Mr. Marsden: I thank the hon. and learned Gentleman for that intervention. I have great respect for the fairness and balance that he exhibits in these matters, and I am glad that he does not necessarily subscribe to the separation of powers. However, I fear that he is not doing justice to what Ministers propose, or to the House’s ingenuity, when it comes to dealing with matters in a way that will not prejudice future legal proceedings. I believe that we will be able to discuss such matters and show our constituents—at what I presume will be a moment of significant and supreme national crisis—that we are taking the issues presented to us seriously.

Mark Durkan: The hon. Gentleman says that he believes that hon. Members would be ingenious enough to handle the scrutiny requirements placed on us, but what do we do when constituents come to us for help with family members detained under the proposed powers? If we are asked to use the scrutiny procedure to challenge decisions and to speak up for members of our communities, what should we say—to our constituents, our colleagues in this Chamber and to the Government? How can we make the parliamentary scrutiny meaningful?

Mr. Marsden: I thank my hon. Friend for that intervention, not least because he has enormous experience of these matters in Northern Ireland. I hesitate to take issue with him, but I will, because I believe that Members of Parliament have a dual role. Of course we must speak up for our constituents and respect the principle of sub judice when we make representations on their behalf, but we also have a duty to represent what we believe to be their views and concerns at times of national crisis. Each Member of Parliament has the ability to do that, and we must exercise our power in that respect when such matters come before the House.

Mr. Marshall-Andrews: Will my hon. Friend give way?

Mr. Marsden: No, I am sorry. I will not take any more interventions, as I am mindful that other people want to speak.

As has been said already, we have to balance civil liberties and security. That is a common theme on both sides of the House, and I do not want to have to tell my Blackpool constituents that we have outsourced all our deliberations on important matters to the lawyers, good though the lawyers may be. I believe that the Government have offered considerable movement on these issues,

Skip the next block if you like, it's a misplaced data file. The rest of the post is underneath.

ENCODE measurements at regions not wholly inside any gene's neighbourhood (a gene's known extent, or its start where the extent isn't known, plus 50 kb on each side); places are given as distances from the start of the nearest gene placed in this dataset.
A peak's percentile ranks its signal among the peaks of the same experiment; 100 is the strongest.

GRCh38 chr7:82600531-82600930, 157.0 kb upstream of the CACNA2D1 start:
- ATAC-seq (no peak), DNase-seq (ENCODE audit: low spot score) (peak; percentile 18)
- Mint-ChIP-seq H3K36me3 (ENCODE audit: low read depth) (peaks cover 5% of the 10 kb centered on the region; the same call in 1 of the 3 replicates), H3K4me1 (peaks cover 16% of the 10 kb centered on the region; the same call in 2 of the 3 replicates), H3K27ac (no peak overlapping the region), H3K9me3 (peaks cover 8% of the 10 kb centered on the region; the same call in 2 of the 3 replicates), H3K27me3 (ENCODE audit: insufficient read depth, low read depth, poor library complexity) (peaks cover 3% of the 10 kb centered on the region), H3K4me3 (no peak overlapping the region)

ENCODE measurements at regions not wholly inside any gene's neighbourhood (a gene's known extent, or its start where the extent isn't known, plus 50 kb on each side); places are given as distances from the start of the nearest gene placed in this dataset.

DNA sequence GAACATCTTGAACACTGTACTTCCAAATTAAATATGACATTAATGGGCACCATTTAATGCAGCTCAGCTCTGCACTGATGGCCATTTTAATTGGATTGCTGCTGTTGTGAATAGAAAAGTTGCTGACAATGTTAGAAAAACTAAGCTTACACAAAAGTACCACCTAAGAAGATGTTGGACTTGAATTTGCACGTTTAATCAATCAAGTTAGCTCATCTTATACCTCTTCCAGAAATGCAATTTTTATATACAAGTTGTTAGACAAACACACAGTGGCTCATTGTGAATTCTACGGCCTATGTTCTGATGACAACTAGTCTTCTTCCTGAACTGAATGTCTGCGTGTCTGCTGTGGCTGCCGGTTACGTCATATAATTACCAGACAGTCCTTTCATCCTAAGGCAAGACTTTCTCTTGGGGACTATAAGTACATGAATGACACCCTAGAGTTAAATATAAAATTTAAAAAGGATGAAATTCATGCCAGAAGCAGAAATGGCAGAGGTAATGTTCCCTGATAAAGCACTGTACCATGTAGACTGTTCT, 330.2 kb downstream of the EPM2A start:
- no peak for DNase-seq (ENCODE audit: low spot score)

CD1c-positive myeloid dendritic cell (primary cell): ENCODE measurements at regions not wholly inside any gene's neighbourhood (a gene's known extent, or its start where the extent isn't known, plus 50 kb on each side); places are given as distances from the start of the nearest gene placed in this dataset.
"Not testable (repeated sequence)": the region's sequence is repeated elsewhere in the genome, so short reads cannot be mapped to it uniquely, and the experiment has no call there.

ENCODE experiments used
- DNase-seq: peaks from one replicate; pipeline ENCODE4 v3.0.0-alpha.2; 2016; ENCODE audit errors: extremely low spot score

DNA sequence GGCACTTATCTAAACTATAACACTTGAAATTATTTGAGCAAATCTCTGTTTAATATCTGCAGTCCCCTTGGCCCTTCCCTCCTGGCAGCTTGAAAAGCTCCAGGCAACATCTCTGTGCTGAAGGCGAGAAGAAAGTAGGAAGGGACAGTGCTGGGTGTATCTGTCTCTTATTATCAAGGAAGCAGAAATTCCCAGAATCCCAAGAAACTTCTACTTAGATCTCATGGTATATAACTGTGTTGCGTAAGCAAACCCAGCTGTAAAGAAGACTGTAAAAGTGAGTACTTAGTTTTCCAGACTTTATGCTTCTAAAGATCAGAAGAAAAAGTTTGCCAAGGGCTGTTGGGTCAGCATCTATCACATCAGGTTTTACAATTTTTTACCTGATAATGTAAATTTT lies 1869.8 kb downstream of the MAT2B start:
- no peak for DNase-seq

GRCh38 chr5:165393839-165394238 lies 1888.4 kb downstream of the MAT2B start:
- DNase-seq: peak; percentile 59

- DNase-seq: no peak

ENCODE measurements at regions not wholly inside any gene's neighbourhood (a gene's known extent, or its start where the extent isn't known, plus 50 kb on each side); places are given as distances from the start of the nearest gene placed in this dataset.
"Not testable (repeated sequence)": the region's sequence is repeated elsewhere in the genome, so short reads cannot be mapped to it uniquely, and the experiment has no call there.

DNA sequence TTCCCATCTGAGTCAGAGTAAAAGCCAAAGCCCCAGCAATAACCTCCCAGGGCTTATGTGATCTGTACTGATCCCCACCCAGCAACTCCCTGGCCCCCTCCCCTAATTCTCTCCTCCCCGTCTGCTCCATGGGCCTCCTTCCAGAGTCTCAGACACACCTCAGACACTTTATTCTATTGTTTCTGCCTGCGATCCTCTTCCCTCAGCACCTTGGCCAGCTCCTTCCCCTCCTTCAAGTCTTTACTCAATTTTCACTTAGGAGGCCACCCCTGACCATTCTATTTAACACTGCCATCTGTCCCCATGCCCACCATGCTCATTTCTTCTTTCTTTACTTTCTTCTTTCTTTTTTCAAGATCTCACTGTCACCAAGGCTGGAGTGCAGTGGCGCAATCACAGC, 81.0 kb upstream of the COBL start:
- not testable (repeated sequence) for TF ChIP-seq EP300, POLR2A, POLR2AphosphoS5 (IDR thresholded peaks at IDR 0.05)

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and that both the safeguards that they have put in place and the reserve powers are significant. I remind the House of the Roman adage that the safety of the people is the supreme law. That law must always weigh heavily in the balance when we discuss changes in civil liberties and in procedure.

Although I would still like to hear more from Ministers on some aspects of the trigger, I believe, after consideration, that the Government have got the balance right, which is why I propose to support them this evening.

Sir Menzies Campbell (North-East Fife) (LD): I regret to say that I do not share the conclusion drawn by the hon. Member for Blackpool, South (Mr. Marsden). I shall vote against the Government—not because I am soft on terror or because I fail to recognise the seriousness of the threat, but because I believe that the Government’s proposals are profoundly mistaken, and that they are wrong in both principle and practice.

Much of what I might have said has already been eloquently expressed by my hon. Friend the Member for Eastleigh (Chris Huhne) and the right hon. Member for Haltemprice and Howden (David Davis). In approaching this matter, we all have a responsibility to show independent judgment, and we must exercise that judgment in striking a balance between the competing interests of security and individual freedom. If I have a criticism of the debate so far, it is that the second of these interests has formed a smaller part of our proceedings than I would have wished.

When I look across at the Labour Benches, I am reminded that for a long time Labour Members voted against the renewal of prevention of terrorism legislation so far as it applied to Northern Ireland. In 1987, after I was elected, I participated in the votes on that. In those days, Labour voted against, but then, lo, there came out of the north-east a new young shadow Home Secretary from the constituency of Sedgefield, and he persuaded his party that instead of voting against, abstention would be sufficient. My point is that Labour Members did all that through exercising their independent judgment, and we too must exercise that when the matter under discussion goes to the vote. My objection to the Government position has been echoed by many Members in our debate: they have simply failed to prove the case at this time for the extension of the period of detention that they seek.